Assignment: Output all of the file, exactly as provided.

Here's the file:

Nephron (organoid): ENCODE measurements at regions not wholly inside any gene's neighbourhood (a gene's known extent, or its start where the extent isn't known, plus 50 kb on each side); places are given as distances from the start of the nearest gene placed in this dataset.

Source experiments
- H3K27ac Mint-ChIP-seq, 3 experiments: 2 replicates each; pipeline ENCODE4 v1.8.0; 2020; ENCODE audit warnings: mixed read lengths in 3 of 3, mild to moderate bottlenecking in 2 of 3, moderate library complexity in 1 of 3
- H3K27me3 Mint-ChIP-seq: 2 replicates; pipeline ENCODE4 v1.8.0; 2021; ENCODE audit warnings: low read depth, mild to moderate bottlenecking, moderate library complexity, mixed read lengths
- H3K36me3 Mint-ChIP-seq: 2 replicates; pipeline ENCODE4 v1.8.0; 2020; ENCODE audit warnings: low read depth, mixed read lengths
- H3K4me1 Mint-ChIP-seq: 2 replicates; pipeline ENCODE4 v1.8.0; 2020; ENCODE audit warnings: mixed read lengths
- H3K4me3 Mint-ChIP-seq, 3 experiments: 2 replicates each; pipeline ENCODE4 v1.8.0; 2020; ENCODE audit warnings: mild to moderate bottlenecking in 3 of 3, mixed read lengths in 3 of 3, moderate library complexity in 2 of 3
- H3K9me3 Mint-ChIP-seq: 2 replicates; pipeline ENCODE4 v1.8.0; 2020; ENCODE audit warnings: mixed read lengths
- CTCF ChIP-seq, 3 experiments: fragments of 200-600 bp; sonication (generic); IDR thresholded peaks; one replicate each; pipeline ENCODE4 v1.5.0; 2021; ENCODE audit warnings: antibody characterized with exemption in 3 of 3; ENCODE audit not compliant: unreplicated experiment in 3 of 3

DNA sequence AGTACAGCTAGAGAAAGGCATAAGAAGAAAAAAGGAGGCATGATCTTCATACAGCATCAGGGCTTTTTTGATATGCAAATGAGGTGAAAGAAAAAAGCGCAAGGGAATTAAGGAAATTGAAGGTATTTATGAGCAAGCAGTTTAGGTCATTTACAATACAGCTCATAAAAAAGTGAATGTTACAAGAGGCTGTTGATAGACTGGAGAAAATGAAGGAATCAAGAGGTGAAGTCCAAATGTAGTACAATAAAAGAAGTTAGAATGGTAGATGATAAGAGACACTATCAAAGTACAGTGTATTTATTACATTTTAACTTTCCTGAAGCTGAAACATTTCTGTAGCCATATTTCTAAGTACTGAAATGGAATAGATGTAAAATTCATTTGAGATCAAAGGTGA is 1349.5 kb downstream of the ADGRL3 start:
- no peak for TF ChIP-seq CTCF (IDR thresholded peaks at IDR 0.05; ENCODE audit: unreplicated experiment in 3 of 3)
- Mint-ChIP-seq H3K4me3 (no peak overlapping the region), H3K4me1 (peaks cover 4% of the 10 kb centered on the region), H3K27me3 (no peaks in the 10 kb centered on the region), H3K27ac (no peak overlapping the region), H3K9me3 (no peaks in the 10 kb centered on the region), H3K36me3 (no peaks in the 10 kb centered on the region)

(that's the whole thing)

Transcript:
Nephron (organoid): ENCODE measurements at regions not wholly inside any gene's neighbourhood (a gene's known extent, or its start where the extent isn't known, plus 50 kb on each side); places are given as distances from the start of the nearest gene placed in this dataset.

Source experiments
- H3K27ac Mint-ChIP-seq, 3 experiments: 2 replicates each; pipeline ENCODE4 v1.8.0; 2020; ENCODE audit warnings: mixed read lengths in 3 of 3, mild to moderate bottlenecking in 2 of 3, moderate library complexity in 1 of 3
- H3K27me3 Mint-ChIP-seq: 2 replicates; pipeline ENCODE4 v1.8.0; 2021; ENCODE audit warnings: low read depth, mild to moderate bottlenecking, moderate library complexity, mixed read lengths
- H3K36me3 Mint-ChIP-seq: 2 replicates; pipeline ENCODE4 v1.8.0; 2020; ENCODE audit warnings: low read depth, mixed read lengths
- H3K4me1 Mint-ChIP-seq: 2 replicates; pipeline ENCODE4 v1.8.0; 2020; ENCODE audit warnings: mixed read lengths
- H3K4me3 Mint-ChIP-seq, 3 experiments: 2 replicates each; pipeline ENCODE4 v1.8.0; 2020; ENCODE audit warnings: mild to moderate bottlenecking in 3 of 3, mixed read lengths in 3 of 3, moderate library complexity in 2 of 3
- H3K9me3 Mint-ChIP-seq: 2 replicates; pipeline ENCODE4 v1.8.0; 2020; ENCODE audit warnings: mixed read lengths
- CTCF ChIP-seq, 3 experiments: fragments of 200-600 bp; sonication (generic); IDR thresholded peaks; one replicate each; pipeline ENCODE4 v1.5.0; 2021; ENCODE audit warnings: antibody characterized with exemption in 3 of 3; ENCODE audit not compliant: unreplicated experiment in 3 of 3

DNA sequence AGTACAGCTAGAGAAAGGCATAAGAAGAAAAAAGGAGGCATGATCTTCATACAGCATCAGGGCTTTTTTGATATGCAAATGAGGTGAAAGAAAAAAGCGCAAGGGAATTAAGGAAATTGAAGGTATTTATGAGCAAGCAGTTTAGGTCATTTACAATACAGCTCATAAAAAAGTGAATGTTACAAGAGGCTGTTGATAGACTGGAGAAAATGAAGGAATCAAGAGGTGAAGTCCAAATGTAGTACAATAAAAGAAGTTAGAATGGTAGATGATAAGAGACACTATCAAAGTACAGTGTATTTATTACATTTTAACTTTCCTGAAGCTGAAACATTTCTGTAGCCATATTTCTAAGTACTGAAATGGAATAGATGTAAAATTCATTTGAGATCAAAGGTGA is 1349.5 kb downstream of the ADGRL3 start:
- no peak for TF ChIP-seq CTCF (IDR thresholded peaks at IDR 0.05; ENCODE audit: unreplicated experiment in 3 of 3)
- Mint-ChIP-seq H3K4me3 (no peak overlapping the region), H3K4me1 (peaks cover 4% of the 10 kb centered on the region), H3K27me3 (no peaks in the 10 kb centered on the region), H3K27ac (no peak overlapping the region), H3K9me3 (no peaks in the 10 kb centered on the region), H3K36me3 (no peaks in the 10 kb centered on the region)